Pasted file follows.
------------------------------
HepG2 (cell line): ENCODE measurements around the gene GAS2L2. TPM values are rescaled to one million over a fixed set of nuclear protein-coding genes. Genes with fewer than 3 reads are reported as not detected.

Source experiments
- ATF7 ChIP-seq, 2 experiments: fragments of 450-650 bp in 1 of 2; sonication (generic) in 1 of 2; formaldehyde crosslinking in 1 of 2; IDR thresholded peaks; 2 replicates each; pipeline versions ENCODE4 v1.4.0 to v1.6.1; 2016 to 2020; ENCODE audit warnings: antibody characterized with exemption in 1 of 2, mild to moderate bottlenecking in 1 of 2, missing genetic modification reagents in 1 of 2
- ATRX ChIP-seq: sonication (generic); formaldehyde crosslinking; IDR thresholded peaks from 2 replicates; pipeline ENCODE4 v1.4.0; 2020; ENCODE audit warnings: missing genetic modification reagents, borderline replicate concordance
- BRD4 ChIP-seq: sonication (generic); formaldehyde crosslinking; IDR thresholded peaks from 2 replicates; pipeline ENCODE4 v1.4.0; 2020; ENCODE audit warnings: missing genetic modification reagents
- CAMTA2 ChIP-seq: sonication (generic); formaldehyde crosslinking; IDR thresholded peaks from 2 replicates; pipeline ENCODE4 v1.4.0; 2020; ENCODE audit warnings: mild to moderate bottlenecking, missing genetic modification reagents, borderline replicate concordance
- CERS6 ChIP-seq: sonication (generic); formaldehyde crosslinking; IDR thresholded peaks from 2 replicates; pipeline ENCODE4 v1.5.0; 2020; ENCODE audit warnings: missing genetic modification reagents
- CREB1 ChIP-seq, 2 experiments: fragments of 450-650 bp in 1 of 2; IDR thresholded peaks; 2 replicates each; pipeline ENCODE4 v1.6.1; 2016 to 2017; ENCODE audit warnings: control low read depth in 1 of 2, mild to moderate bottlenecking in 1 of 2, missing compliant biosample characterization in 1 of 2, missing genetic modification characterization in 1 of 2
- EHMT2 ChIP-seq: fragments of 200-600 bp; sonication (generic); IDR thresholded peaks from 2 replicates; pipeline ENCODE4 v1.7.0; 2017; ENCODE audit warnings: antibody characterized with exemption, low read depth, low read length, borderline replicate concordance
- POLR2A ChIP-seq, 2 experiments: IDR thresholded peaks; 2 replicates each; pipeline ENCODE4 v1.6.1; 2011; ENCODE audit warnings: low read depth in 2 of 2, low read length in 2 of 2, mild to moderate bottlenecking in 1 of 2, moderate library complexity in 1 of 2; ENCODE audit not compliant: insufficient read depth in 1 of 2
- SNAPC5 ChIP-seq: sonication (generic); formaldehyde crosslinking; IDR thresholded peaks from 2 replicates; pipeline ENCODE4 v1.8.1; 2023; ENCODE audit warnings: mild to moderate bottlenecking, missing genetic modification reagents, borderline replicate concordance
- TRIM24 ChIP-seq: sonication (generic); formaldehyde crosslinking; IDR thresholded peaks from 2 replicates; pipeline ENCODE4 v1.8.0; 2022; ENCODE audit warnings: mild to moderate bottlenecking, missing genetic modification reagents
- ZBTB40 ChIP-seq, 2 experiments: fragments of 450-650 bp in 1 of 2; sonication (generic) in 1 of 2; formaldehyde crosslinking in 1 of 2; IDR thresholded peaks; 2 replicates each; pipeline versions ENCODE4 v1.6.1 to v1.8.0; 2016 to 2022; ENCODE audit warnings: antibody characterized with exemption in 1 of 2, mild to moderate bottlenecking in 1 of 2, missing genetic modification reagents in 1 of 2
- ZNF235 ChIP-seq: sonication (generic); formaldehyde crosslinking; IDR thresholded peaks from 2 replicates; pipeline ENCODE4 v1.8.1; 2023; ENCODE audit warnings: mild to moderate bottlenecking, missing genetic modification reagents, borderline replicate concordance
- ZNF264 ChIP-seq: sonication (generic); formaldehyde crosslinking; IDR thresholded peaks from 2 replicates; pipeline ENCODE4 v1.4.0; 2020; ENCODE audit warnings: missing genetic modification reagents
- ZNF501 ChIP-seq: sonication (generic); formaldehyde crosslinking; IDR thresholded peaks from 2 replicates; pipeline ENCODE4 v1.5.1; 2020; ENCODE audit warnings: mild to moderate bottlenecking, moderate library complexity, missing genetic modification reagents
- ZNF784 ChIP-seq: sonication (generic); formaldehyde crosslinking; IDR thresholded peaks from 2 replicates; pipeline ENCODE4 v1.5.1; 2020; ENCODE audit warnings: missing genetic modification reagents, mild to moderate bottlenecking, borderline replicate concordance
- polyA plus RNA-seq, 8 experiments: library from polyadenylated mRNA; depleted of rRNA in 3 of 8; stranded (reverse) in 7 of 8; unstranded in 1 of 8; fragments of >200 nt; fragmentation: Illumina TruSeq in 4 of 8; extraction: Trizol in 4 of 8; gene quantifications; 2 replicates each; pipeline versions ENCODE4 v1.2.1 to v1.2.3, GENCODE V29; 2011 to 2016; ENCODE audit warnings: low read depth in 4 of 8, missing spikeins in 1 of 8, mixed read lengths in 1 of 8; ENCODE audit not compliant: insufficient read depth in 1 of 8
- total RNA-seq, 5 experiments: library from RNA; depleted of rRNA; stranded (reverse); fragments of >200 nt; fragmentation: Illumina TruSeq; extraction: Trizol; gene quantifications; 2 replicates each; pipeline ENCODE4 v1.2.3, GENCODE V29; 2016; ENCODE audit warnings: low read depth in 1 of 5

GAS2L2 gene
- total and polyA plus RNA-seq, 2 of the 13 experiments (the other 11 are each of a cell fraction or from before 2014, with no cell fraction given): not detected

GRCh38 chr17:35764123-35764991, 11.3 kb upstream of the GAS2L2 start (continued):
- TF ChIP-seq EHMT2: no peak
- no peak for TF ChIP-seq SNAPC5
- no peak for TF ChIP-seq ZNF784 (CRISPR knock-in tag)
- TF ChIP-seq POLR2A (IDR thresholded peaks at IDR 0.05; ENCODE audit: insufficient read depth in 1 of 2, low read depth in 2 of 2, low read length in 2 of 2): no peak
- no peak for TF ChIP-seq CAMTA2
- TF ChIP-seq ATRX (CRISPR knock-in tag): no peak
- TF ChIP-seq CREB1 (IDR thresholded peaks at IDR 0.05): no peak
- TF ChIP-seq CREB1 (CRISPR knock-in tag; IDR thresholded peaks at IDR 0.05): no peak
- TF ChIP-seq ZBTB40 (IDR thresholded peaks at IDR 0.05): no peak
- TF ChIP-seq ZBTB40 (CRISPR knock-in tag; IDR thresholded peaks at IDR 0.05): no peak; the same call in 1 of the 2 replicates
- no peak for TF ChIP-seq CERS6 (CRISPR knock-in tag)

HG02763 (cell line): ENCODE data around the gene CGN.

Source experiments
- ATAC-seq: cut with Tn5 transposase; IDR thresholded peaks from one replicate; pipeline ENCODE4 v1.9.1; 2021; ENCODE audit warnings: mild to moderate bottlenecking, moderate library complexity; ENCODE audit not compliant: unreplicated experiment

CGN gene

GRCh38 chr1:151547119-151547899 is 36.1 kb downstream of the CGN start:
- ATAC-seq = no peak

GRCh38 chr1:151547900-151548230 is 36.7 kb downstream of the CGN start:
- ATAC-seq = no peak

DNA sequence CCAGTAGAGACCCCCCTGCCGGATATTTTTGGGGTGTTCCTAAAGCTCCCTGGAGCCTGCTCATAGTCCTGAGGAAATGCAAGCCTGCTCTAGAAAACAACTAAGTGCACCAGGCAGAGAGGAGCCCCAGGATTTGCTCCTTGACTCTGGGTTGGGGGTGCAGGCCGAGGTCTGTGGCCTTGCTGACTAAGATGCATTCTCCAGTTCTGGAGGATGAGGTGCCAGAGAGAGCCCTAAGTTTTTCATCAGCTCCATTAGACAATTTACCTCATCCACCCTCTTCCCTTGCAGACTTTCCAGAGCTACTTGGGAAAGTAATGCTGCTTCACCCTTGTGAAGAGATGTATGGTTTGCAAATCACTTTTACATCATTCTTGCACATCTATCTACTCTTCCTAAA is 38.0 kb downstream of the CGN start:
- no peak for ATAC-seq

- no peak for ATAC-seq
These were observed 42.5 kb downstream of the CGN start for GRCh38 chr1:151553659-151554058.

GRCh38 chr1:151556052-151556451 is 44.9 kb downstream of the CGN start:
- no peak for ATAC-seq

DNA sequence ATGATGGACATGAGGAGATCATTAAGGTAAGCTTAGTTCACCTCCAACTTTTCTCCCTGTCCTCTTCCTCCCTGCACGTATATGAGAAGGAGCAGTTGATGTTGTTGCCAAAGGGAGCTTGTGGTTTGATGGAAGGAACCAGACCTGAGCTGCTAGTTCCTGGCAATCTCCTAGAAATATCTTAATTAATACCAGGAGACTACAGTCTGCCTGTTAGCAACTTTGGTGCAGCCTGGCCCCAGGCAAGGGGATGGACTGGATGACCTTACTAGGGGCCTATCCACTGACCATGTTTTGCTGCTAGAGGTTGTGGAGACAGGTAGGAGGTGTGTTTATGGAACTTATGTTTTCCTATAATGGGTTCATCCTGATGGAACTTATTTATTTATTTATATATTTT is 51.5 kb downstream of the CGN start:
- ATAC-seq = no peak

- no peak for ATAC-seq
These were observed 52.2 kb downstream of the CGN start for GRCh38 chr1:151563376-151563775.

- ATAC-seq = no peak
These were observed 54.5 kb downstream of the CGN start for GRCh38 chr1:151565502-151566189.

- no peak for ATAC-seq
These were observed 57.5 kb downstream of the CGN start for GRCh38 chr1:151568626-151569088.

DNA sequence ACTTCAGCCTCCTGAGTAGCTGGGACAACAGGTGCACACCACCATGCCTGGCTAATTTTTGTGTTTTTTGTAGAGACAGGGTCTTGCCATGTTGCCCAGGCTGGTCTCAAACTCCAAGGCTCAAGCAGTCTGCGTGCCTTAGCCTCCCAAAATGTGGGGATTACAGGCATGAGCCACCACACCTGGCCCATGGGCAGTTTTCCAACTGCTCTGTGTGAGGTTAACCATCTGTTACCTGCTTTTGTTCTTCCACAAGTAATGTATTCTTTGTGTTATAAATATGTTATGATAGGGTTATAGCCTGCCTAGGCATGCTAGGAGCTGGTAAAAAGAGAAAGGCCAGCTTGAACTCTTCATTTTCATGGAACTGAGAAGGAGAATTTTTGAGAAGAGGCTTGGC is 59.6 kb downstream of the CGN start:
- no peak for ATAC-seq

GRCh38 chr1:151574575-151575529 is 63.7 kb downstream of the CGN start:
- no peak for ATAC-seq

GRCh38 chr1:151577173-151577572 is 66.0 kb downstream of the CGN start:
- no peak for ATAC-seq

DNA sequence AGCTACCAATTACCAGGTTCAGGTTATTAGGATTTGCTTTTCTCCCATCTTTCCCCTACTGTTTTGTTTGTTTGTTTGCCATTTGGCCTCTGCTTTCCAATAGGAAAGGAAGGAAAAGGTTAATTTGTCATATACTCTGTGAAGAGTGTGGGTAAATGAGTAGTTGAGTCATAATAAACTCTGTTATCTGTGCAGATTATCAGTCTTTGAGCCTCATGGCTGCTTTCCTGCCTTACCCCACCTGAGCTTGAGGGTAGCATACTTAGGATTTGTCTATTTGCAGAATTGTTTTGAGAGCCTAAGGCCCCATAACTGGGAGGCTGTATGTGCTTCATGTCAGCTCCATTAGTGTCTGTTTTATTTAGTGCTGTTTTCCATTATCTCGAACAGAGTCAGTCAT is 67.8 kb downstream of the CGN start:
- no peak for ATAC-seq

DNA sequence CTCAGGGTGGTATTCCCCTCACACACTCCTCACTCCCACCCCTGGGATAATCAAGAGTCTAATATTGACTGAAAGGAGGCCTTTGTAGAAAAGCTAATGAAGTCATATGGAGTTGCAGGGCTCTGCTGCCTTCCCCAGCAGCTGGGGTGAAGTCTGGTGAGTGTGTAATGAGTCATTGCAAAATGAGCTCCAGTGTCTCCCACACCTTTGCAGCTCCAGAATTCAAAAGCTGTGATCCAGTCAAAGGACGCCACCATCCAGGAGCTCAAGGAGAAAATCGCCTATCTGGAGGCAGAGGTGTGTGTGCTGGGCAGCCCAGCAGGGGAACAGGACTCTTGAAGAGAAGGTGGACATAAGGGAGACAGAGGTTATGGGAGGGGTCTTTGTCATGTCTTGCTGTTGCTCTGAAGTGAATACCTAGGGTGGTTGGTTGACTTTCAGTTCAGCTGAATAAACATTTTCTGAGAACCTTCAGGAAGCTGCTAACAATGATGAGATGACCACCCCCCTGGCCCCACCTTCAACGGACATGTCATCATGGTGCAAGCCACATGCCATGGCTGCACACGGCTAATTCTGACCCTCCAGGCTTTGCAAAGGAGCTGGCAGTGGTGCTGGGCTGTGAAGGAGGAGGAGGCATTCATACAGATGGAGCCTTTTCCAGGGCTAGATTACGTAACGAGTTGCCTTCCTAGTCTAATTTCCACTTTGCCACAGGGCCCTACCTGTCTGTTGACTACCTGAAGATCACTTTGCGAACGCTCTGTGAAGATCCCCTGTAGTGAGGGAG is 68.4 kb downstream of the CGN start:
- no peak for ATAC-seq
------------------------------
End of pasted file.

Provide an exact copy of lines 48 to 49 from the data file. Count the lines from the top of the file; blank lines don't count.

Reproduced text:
DNA sequence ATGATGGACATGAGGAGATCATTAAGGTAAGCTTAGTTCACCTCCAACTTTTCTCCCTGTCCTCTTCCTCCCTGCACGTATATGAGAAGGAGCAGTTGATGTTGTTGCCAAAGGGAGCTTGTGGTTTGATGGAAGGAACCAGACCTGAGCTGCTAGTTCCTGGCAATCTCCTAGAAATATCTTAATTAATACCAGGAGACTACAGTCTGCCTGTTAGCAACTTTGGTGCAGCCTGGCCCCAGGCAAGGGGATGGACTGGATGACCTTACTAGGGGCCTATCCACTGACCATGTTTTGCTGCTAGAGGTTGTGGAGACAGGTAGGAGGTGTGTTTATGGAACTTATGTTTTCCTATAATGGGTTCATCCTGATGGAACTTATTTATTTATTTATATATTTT is 51.5 kb downstream of the CGN start:
- ATAC-seq = no peak